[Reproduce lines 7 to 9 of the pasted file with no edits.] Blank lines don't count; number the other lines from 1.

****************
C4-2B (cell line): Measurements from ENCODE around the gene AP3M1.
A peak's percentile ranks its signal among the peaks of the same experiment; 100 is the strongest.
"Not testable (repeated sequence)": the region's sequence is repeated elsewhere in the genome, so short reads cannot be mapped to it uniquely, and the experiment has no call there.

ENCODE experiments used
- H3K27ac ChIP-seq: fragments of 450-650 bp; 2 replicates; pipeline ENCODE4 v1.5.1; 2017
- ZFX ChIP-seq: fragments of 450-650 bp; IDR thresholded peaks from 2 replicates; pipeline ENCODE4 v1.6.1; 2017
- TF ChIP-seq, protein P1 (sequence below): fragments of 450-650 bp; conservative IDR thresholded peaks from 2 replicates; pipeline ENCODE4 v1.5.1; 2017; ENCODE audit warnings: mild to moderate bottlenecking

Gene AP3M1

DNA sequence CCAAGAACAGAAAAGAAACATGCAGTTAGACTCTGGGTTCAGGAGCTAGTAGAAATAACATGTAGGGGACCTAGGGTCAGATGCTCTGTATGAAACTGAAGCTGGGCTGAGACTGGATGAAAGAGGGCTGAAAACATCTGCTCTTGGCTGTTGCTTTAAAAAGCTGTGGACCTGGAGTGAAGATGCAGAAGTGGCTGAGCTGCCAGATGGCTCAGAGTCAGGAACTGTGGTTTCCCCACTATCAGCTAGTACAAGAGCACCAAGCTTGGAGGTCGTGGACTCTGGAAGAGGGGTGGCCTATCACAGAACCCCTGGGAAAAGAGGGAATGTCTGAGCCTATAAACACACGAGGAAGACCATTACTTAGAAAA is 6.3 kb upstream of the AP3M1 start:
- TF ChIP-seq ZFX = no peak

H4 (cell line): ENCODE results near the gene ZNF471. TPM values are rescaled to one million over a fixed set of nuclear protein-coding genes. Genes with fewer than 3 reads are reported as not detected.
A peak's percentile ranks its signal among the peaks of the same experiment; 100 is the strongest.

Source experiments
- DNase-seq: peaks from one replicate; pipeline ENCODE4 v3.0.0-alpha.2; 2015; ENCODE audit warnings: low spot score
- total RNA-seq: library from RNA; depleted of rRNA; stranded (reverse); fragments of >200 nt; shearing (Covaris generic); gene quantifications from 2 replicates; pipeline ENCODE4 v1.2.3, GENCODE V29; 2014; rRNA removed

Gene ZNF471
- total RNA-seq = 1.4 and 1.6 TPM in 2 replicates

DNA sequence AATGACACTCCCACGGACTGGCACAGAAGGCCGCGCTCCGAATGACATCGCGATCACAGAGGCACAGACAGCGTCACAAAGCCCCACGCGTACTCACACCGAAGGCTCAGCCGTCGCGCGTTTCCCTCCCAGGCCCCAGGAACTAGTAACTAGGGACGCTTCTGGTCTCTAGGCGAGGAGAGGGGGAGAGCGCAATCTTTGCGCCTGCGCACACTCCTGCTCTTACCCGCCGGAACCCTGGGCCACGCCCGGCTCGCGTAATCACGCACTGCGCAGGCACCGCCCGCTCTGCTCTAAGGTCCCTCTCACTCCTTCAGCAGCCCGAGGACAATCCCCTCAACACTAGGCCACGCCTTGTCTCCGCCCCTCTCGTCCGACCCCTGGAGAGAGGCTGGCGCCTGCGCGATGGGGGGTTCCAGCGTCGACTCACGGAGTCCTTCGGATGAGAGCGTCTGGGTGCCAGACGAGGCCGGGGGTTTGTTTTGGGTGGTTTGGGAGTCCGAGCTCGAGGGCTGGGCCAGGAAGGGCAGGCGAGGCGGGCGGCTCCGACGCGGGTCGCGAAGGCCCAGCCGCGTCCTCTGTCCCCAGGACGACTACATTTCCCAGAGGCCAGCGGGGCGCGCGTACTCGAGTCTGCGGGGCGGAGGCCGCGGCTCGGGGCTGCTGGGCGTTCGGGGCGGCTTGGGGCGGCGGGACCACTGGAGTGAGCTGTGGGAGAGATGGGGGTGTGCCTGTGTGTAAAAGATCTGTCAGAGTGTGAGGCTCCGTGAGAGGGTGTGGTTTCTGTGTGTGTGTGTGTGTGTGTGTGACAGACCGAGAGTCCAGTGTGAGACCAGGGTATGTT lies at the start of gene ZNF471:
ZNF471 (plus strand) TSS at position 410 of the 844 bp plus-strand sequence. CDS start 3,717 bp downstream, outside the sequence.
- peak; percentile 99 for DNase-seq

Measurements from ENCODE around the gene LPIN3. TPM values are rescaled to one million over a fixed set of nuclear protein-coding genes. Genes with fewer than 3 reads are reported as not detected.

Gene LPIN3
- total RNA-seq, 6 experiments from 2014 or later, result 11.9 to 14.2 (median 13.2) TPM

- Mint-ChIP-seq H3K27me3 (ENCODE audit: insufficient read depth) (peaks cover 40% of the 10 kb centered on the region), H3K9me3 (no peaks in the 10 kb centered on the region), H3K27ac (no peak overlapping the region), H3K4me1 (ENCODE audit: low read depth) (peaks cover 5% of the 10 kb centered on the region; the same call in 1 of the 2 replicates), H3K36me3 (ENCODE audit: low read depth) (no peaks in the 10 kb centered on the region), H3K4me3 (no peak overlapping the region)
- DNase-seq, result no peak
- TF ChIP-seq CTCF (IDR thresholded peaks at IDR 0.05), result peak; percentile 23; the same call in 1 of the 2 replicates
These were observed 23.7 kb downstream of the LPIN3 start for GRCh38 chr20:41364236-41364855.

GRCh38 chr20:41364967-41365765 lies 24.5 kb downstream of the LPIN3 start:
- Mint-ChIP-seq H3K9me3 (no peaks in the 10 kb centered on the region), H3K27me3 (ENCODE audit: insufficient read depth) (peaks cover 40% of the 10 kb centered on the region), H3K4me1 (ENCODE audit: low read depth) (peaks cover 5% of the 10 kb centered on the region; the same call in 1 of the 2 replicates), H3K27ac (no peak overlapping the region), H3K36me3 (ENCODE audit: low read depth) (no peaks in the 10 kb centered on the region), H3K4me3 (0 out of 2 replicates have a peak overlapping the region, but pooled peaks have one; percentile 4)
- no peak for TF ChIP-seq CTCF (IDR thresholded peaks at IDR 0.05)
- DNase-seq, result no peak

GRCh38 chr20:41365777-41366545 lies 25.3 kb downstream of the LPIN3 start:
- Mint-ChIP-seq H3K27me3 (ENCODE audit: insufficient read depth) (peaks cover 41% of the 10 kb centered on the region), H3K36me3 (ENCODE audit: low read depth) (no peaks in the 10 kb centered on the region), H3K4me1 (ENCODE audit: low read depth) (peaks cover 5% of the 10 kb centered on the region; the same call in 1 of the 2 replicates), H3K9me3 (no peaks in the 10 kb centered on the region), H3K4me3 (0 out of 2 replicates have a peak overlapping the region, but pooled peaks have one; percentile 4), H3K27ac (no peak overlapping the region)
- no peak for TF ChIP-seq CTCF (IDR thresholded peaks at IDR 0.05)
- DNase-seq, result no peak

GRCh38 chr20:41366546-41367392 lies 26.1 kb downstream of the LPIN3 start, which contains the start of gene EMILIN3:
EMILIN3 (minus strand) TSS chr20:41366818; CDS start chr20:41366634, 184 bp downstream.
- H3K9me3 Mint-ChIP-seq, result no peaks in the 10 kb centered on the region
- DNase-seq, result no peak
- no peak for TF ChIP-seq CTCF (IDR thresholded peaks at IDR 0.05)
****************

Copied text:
- TF ChIP-seq, protein P1 (sequence below): fragments of 450-650 bp; conservative IDR thresholded peaks from 2 replicates; pipeline ENCODE4 v1.5.1; 2017; ENCODE audit warnings: mild to moderate bottlenecking

Gene AP3M1

DNA sequence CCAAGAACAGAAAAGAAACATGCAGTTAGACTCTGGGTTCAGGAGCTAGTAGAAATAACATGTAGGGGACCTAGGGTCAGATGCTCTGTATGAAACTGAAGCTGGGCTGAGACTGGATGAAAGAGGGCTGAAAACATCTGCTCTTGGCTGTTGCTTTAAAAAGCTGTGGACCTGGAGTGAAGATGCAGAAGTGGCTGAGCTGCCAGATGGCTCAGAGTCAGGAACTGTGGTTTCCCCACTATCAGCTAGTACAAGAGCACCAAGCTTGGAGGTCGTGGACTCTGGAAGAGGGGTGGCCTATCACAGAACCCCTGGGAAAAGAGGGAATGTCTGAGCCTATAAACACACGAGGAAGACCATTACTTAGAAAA is 6.3 kb upstream of the AP3M1 start: